Date of Award
Open Access Thesis
Master of Arts in Leadership (MAL)
This thesis explores women's access to leadership positions and how women's life choices affect their leadership options. The hypotheses of the study include: 1) the assumption that gender affects access to leadership positions, 2) the discovery of a balance in role juggling is crucial to maintaining a leadership role, and 3) the access points to recruit and retain women in leadership positions can be enhanced. Beginning with the premise that it is desirable to have women in leadership roles, r review of literature explores the leadership, history, and sociology that is specific to leadership access and the portrayal of gender roles. issues that become evident include: 1) the definition of leader varies with the times and paradigm, 2) there is controversy as to whether leadership is an inborn trait or a developed skill, some combination of the two, and/or a product of a specific social dynamic, and 3) the roles people juggle are difficult to isolate and are often complex interdependent systems within cultures. A theoretical model was developed that examines the key factors of visibility, accessibility, and viability in terms of the women leaders themselves, their families, and their workplaces. Participants are Twin Cities women leaders, between the ages of 30-70, who have had positional titles within the last 10 years. Data are derived from the responses of these women who participated in focus groups or as questionnaire respondents. The research finds that the women studied perceive few barriers and many opportunities toward their leadership positions. Being a parent is the most significant role affecting women's options. The results validate the usefulness of the theoretical model.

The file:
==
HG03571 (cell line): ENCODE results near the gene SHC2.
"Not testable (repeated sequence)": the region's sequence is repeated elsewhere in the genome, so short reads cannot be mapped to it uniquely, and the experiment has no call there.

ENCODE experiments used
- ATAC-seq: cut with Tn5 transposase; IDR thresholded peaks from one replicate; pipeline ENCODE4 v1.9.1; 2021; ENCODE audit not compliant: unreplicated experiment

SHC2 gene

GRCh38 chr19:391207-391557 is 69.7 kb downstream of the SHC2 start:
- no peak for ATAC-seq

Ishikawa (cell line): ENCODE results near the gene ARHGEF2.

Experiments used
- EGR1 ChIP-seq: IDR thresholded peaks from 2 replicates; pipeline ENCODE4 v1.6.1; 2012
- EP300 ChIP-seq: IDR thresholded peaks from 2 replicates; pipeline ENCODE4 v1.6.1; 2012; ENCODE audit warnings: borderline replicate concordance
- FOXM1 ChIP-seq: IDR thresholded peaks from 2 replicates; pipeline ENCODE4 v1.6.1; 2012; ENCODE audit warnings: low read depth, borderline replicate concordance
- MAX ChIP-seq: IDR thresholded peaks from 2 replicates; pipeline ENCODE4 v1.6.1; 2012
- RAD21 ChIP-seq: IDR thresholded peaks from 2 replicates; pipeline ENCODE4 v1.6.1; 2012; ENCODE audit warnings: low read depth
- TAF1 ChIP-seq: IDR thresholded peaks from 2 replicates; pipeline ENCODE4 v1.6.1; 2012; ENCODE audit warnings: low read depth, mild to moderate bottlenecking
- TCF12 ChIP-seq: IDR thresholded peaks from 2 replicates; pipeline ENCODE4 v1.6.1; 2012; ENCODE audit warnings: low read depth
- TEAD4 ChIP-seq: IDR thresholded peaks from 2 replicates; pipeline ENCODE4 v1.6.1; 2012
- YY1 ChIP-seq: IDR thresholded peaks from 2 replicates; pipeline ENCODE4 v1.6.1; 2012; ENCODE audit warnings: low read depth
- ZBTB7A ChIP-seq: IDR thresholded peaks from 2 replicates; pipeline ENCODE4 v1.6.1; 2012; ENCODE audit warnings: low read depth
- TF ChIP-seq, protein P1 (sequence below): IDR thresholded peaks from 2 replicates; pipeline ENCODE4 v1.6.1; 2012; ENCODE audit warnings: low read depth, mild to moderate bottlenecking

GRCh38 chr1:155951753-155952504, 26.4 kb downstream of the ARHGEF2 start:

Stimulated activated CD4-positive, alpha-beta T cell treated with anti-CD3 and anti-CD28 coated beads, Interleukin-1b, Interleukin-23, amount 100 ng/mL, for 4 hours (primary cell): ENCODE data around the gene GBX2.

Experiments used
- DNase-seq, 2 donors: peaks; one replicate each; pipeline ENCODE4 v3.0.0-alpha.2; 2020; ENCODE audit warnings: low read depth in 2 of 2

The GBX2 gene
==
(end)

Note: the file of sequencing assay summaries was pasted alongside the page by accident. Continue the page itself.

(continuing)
Rosenbloom, Jody A., "Women's Pathways: Identifying Access Points to Leadership" (1995). Theses and Graduate Projects. 429.